WATERFORD — Beginning Tuesday, Oct. 8, the Waterford Congregational Church will launch a monthly discussion group on to take action on climate change. The groups will meet in the Wilkins House Community Center, next door to the church in Waterford, from 6:30 to 8 p.m. Each will involve an expert presentation to better understand the issues involved, a facilitated discussion/working group, and a call to action featuring specific steps that can be taken. The series will be led by the Rev. Doretta Colburn, pastor of WCC, and church trustee Kerry Johnson.

The first session will explore the world view with Dr. Tom Hammett, a Waterford summer resident who is also a Virginia Tech professor of natural resources and environment. He will discuss the impact of climate change across the world with emphasis on the United States and Maine. He will look at impact on the environment, the economy, immigration and other critical issues and what impact they will have on decisions citizens will need to make locally.

The second session, on Tuesday, Nov. 12, will center on spiritual and ethical perspectives on climate change — how do traditions, faith and values inform the role of humans in the care and nurture of the Earth? Then, on Tuesday, Dec. 3, the group will hear about the impacts of climate change from those on the frontlines, such as farmers, environmentalists and fishermen, and how they already are influencing lives.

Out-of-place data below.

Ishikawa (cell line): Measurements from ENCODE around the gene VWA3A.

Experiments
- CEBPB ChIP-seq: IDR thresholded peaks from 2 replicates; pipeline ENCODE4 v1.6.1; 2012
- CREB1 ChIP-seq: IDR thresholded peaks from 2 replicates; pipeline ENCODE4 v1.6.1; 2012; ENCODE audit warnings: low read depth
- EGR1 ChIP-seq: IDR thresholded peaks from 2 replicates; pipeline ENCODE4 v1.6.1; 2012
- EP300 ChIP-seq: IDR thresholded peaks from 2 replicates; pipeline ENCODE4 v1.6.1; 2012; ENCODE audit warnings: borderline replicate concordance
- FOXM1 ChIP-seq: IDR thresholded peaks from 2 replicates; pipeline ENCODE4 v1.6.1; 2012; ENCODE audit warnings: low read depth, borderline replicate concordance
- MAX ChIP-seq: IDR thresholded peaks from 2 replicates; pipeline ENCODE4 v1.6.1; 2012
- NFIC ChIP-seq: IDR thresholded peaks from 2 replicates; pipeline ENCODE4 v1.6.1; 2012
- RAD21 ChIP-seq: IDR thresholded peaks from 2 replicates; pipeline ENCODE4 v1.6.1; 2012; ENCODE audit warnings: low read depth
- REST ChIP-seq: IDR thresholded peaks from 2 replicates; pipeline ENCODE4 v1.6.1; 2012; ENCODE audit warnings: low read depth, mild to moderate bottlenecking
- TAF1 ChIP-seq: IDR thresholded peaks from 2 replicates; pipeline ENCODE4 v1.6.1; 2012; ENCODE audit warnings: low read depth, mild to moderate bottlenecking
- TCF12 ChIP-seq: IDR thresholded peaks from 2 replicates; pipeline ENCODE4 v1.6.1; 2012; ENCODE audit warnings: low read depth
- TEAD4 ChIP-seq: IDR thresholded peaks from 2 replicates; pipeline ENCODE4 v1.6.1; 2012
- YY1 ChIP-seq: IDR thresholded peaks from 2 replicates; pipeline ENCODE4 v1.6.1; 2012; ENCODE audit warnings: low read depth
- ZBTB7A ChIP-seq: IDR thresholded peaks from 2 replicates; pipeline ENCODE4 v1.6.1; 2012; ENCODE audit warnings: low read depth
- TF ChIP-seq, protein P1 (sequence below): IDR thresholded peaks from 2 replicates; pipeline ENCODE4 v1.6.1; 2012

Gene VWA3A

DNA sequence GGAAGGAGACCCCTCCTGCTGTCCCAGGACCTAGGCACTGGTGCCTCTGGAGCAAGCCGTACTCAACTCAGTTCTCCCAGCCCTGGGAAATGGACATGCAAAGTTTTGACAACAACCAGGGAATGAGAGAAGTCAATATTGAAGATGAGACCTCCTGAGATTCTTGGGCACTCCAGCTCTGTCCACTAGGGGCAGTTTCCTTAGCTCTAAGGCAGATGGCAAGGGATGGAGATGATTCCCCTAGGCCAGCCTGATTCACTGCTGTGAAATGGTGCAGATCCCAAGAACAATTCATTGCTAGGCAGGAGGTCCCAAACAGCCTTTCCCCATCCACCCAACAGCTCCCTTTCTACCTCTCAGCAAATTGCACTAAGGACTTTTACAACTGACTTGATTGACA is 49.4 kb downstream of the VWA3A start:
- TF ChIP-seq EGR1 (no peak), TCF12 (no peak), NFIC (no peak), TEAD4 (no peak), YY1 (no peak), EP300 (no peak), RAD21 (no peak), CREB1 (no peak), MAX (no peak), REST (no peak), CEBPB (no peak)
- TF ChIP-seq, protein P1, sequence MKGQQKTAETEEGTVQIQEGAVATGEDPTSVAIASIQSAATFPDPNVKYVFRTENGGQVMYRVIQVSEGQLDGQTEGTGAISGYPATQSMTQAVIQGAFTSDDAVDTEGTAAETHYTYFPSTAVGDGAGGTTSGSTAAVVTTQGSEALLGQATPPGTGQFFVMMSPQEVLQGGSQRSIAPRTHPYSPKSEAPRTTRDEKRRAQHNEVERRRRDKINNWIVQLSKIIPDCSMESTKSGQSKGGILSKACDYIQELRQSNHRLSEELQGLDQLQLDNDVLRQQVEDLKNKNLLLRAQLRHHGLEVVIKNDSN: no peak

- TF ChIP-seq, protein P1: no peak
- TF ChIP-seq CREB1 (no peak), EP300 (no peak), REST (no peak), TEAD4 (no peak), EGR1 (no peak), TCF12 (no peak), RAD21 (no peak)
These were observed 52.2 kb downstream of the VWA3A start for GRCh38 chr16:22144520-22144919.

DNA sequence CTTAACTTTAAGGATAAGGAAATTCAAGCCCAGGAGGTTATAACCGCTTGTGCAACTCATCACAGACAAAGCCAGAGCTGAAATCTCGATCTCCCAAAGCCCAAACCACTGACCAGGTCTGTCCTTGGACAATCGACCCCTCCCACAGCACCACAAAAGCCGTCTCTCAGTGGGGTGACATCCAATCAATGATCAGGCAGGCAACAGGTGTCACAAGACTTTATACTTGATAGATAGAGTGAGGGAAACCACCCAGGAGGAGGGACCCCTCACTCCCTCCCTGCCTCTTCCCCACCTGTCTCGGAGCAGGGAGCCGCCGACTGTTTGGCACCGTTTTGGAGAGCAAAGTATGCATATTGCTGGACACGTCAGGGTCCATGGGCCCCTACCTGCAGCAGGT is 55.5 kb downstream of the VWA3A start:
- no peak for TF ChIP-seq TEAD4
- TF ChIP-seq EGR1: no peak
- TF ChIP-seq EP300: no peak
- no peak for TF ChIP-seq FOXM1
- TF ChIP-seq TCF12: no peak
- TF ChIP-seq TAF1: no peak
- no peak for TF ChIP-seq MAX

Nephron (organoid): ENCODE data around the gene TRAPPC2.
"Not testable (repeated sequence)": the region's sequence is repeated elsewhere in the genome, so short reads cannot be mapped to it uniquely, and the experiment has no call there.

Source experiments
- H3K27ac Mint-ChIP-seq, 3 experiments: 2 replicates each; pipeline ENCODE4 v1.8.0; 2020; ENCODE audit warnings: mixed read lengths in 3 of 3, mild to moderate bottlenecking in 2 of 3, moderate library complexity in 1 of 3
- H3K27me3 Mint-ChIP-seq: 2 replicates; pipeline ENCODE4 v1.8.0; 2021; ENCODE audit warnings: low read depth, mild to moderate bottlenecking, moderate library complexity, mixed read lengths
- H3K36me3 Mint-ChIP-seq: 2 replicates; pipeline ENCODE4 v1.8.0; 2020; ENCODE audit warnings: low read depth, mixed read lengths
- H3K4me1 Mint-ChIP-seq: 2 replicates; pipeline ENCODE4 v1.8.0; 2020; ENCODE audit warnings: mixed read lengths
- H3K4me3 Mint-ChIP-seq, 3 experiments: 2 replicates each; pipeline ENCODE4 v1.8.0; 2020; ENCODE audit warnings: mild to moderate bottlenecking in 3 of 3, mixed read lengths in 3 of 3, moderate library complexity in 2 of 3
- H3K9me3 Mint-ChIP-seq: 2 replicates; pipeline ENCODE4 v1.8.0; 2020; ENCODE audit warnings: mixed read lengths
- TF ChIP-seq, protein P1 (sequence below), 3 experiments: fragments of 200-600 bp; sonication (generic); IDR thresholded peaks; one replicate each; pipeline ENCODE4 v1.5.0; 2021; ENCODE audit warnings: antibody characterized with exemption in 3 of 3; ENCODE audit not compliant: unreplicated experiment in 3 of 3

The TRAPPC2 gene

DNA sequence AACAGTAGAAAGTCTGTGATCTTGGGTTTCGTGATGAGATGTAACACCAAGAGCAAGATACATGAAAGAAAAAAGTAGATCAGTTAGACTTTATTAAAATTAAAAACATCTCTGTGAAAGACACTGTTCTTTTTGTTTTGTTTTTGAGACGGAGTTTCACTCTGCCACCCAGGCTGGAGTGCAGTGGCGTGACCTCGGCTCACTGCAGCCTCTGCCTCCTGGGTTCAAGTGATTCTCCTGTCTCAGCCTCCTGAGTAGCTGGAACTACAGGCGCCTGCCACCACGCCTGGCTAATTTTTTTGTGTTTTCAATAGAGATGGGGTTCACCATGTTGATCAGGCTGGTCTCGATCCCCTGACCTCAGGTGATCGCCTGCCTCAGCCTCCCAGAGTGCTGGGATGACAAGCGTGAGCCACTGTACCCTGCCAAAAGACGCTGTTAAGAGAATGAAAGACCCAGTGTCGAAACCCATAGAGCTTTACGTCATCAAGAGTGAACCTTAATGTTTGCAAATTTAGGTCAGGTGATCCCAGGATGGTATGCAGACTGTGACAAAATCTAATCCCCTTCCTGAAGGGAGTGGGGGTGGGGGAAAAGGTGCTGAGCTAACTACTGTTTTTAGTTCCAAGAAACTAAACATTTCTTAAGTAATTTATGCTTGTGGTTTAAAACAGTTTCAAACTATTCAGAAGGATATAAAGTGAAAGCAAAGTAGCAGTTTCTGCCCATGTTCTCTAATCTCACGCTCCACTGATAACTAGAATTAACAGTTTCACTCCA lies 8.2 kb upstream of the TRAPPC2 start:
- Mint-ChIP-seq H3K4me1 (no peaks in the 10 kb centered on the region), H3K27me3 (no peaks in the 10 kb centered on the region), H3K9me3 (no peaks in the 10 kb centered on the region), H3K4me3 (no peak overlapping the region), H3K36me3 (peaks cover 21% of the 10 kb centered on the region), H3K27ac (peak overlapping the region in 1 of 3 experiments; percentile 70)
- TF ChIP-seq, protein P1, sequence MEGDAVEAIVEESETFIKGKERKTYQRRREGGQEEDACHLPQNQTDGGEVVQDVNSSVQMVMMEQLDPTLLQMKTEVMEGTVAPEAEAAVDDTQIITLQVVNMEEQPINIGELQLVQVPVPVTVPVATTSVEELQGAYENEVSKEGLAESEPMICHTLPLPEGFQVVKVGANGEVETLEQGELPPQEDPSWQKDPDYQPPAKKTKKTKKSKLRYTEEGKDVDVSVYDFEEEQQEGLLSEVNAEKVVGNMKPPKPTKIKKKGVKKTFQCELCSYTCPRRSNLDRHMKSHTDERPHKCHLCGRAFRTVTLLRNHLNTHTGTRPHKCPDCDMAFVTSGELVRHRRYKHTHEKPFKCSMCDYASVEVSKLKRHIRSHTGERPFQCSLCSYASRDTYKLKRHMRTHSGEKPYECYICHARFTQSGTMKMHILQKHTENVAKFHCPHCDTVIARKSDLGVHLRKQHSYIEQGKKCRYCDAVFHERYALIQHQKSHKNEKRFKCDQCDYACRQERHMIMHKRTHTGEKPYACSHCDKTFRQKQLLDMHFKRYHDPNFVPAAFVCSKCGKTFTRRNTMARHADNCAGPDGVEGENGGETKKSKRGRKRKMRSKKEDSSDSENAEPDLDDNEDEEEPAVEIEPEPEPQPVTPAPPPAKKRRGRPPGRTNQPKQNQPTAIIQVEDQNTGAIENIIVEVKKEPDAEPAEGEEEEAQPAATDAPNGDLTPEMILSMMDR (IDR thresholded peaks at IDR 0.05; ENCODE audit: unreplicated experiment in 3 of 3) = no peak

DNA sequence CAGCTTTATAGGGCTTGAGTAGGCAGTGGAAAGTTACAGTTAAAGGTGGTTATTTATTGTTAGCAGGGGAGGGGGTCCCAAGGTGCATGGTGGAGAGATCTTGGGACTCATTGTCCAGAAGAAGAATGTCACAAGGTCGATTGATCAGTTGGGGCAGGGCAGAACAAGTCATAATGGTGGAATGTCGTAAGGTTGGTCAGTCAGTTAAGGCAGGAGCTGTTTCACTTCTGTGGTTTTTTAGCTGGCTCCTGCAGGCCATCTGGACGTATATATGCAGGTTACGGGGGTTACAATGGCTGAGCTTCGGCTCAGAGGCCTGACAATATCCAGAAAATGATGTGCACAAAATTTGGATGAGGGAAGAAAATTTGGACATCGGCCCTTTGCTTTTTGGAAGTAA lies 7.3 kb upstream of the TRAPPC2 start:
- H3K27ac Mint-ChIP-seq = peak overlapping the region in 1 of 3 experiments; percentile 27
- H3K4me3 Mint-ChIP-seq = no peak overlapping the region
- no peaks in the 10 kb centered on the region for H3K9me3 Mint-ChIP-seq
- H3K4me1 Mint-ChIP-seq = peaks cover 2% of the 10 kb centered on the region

Further sessions will explore how to encourage more people to get involved in behavioral changes that will impact warming, how to overcome the sense of powerlessness and hopelessness many feel about the challenge of climate change, how to calculate a person’s carbon footprints, how to better preserve wildlife and how to calculate and manage the costs associated with responding to climate change.

Colburn said this series fulfills a long-held dream of hers. “All of my 25-year ministry I’ve wanted to do this, to bring the two — the Church and the environment — together. I have always felt that the Church needs to step up to the plate and focus on what stewardship of the earth really means.” She said the church is extending invitations to neighboring communities and congregations, to environmental groups and to interested citizens.

Johnson, with a background in education and management consulting, said the sessions are designed to be “conversational and highly interactive, and that participants will play active roles in setting agendas for succeeding meetings.” He said the goal is “is to inspire individual and collective action that makes a difference in our efforts to leave the planet in a healthier state than we found it.”

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